Leroy alienates everybody he meets. While applying for membership in the neighborhood gym, he gives, unsolicited, his reason for joining. Leroy exaggerates ridiculously, since pot bellies don't sprout overnight. The attendant clearly is suffering.
The Lockhorns enact this scene so often that it's just a matter of time before Loretta trips all over her tongue trying to play with a cliche: is she saying Leroy laughs all the way to the tellers, or the tellers all the way to the bank? Either way, it makes no sense, and neither does Leroy willfully subjecting himself to this abuse.
Tempers are flaring. Leroy sits, fuming and disgusted, clearly sick and tired of the nauseating piles of glop Loretta regularly serves him for dinner. Loretta storms off into the kitchen in a furor, no longer able to tolerate Leroy's insults about her cooking. This could get violent.
Loretta fancies herself as highly cultured. She is thus compelled to drag Leroy against his will to art galleries, operas, and worst of all, Shakespeare. Leroy's bon mots in the face of such adversity never disappoint.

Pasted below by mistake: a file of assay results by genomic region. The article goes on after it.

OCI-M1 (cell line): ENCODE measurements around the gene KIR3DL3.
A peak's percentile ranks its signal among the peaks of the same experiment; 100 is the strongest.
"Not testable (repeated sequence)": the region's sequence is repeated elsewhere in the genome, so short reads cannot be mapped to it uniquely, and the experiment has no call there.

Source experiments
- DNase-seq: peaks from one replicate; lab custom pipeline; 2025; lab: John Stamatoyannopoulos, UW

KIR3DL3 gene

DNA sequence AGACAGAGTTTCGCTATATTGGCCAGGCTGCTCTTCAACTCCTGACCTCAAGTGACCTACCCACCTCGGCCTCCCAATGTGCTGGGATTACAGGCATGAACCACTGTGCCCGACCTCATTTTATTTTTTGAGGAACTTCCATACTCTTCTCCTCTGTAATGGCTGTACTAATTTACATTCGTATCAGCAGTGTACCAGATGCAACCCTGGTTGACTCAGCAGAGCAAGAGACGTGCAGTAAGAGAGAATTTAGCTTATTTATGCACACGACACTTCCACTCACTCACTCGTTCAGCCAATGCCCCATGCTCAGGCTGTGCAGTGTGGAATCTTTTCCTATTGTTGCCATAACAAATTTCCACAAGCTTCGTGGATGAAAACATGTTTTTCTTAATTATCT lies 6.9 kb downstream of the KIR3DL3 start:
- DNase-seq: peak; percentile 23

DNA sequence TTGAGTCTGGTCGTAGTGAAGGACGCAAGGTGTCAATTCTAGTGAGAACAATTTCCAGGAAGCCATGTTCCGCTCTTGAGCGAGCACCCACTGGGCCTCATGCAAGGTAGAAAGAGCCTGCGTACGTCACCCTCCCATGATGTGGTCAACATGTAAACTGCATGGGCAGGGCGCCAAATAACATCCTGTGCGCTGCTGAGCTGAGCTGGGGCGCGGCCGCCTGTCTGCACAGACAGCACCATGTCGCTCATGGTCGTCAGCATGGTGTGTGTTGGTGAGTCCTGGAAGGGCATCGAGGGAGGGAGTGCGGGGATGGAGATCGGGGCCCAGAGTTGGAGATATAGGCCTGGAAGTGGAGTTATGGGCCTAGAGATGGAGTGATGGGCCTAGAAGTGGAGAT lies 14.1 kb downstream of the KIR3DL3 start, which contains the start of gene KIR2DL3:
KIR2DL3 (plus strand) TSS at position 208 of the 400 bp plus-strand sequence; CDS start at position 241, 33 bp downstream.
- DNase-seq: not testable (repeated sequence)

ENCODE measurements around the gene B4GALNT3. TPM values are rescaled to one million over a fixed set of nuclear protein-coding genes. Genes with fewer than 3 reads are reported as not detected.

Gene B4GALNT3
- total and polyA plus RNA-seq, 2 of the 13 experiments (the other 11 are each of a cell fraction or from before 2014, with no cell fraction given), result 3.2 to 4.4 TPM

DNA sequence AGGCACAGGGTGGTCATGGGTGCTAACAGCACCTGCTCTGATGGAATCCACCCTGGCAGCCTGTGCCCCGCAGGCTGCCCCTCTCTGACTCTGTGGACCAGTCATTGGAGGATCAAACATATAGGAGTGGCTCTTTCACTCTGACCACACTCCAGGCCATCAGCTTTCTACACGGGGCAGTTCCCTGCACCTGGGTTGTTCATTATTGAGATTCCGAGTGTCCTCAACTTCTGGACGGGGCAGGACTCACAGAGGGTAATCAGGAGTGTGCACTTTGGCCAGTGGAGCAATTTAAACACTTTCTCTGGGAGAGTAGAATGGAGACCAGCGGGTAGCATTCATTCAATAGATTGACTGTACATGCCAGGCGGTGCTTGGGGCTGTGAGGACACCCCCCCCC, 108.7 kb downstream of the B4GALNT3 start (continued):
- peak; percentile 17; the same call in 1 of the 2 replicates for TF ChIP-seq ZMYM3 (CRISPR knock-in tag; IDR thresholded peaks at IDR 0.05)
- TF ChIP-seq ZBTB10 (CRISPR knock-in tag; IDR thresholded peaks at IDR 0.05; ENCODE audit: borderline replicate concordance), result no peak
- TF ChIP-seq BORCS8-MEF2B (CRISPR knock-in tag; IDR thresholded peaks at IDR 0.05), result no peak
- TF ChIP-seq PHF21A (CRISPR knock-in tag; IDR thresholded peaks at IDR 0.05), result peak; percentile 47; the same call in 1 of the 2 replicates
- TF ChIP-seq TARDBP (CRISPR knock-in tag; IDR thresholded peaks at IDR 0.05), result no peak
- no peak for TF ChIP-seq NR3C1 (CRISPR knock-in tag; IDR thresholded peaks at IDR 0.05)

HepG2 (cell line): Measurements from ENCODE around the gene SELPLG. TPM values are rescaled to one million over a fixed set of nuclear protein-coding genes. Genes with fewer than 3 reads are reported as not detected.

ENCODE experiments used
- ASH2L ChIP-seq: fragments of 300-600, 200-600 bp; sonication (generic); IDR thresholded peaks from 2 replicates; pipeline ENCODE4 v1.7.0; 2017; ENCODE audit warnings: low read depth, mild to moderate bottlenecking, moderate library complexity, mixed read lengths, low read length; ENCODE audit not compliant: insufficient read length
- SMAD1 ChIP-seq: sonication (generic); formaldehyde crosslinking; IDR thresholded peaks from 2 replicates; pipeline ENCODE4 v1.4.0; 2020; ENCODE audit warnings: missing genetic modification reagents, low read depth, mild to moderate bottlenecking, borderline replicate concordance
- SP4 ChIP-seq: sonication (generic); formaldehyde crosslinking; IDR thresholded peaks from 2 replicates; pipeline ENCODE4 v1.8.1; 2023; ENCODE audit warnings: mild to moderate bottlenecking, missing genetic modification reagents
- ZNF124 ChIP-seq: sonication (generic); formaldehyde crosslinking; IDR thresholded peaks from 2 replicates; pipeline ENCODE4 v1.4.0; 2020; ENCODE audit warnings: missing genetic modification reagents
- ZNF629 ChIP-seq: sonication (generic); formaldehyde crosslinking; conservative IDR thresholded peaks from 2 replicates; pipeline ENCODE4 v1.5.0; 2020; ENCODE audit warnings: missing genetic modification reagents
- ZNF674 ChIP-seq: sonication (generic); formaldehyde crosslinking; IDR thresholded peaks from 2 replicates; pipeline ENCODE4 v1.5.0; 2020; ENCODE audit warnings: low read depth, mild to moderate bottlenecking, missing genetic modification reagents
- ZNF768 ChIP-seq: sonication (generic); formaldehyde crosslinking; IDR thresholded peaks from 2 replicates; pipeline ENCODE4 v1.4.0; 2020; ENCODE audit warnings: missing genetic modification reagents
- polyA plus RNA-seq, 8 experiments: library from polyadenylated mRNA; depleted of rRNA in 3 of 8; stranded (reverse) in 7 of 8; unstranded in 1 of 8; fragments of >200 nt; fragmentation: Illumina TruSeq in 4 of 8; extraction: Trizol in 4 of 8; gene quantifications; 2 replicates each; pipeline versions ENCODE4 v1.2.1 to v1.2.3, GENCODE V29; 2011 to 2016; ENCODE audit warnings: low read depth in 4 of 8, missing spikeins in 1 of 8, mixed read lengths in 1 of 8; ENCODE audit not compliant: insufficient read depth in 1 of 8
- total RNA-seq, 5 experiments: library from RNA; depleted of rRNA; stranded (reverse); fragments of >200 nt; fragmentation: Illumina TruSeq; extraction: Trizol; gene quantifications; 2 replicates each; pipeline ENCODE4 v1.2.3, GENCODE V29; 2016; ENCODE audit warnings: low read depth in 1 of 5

Over coffee, a dejected Loretta laments to her neighbor about Leroy's birthday gift. Since Loretta's birthday occurrs over three days, 11 to 13 November, we see Leroy's gotten a head start on 2010 by giving Loretta this year's gift in advance. This move is both necessary, considering Loretta's ridiculously poor driving record, and brilliant, as Leroy chalks up another year without buying a mink coat.
Thanks mostly to Loretta's excessive shopping habits coupled with Leroy's meager income, the Lockhorns spend much of their lives keeping one step ahead of a relentless army of creditors. Leroy hopes it is possible for his telephone service to block all creditors' calls; even if this were the case, it would mean yet another monthly bill to pay.